Captive Organisations Of US, UK Firms Plan To Hike Offshore Teams To Cut Operational CostsTop MNC tech firms such as IBM, Accenture and Cap Gemini are stepping up hiring in India, at a time when their Indian rivals plan to slow hiring new staff in order to cope with a lower demand of software services in the top markets of US and Europe.
While European IT major Atos Origin plans to double its workforce in India from the existing level of 3,300 to 6,000 by 2010, Accenture has already announced that it would be increasing its India headcount from around 37,000 professionals currently to almost 50,000 within one year.
Captive organisations of large enterprises in the US and UK are seeking to increase their offshore teams in order to lower their operational costs. Tesco, the world’s second biggest retailer, plans to add few hundred more professionals to its existing team of around 3,000 employees at the Bangalore centre. “We want this centre to become the engineering hub for us, and there is a lot of scope for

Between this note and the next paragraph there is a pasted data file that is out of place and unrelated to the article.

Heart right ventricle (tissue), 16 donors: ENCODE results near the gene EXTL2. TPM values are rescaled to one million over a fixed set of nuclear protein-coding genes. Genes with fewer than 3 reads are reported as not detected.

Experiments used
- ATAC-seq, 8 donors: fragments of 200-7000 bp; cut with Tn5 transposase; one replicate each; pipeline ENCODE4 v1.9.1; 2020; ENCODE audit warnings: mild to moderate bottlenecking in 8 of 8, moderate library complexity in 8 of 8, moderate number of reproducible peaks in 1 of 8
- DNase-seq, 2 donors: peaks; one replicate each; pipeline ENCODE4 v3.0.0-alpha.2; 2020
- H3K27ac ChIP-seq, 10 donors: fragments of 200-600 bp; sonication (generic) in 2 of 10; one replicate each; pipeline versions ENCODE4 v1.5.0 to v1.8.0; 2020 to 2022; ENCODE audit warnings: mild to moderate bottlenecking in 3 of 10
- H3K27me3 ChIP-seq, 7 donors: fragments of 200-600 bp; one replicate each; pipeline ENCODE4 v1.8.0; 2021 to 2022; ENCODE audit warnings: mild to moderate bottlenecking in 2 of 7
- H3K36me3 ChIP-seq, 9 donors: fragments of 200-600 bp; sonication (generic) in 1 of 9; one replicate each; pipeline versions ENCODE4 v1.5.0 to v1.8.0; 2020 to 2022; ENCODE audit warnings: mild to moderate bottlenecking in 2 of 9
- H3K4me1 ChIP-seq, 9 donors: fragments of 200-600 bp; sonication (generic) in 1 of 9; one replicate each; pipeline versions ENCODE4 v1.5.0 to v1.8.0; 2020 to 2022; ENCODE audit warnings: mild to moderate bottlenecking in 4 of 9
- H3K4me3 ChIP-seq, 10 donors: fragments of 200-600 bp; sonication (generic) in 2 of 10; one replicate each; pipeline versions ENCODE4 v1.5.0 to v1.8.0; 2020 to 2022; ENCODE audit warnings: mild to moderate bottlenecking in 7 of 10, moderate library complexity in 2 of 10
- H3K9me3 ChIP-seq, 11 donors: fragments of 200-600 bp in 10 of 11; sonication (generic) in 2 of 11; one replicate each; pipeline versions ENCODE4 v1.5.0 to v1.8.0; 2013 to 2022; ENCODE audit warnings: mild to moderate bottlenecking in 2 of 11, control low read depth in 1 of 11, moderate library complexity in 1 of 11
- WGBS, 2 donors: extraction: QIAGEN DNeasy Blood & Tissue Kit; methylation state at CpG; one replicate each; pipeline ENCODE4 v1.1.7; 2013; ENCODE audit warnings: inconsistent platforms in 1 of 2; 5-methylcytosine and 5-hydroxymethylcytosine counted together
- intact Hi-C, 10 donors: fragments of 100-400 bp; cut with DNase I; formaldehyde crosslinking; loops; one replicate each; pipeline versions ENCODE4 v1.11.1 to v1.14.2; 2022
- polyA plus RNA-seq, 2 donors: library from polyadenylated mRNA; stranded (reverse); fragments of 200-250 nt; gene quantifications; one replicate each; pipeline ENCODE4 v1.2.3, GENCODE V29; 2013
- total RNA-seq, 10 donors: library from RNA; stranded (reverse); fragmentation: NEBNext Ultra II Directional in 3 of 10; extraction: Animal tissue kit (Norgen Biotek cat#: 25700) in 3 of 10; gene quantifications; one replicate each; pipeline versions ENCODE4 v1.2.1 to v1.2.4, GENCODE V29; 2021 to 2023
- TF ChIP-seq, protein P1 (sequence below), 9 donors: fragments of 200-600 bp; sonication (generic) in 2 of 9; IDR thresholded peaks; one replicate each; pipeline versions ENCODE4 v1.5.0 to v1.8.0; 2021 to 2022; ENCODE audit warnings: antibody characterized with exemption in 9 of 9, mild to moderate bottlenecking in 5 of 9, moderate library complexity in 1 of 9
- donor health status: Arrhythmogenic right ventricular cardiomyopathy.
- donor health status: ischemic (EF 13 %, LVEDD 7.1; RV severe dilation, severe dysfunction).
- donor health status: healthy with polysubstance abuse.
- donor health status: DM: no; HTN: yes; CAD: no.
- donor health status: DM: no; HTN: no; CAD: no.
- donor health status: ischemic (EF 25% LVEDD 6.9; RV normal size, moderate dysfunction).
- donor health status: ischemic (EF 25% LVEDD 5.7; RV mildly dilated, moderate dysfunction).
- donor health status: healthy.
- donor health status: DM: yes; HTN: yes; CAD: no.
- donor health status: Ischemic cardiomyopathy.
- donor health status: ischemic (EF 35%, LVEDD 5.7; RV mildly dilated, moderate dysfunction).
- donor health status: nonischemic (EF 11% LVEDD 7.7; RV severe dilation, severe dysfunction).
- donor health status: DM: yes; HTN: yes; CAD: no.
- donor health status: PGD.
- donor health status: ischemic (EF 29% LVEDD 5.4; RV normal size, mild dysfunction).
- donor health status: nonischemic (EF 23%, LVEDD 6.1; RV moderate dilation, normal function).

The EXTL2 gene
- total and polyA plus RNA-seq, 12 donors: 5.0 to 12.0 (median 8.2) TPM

scale expansion,” Mike McNamara, operations and information technology director at Tesco, told ET in an interview earlier this month. The retailer saves around $60 million every year by outsourcing to India.
Captives such as Tesco are hiring professionals with specialised skills, opening newer avenues for experienced professionals working at the Indian software companies.
Indian tech biggies, on the other hand, continue to see attrition rates of anywhere between 11-13%, and even more, as their MNC rivals alongwith captive organisations of large customers such as Tesco continue to attract professionals with niche skills and domain knowledge.
“Our attrition rate is still around 11%, which is not significantly down,” said Pratik Kumar, executive vice-president (HR), Wipro. “We find that smaller captives operating in niche areas, apart from MNCs, are still hiring,” he added. “Today, openings in the IT industry have more to do with specific skills and for professionals who are in the five-seven years experience,” said GC Jayaprakash, principal consultant at Stanton Chase International.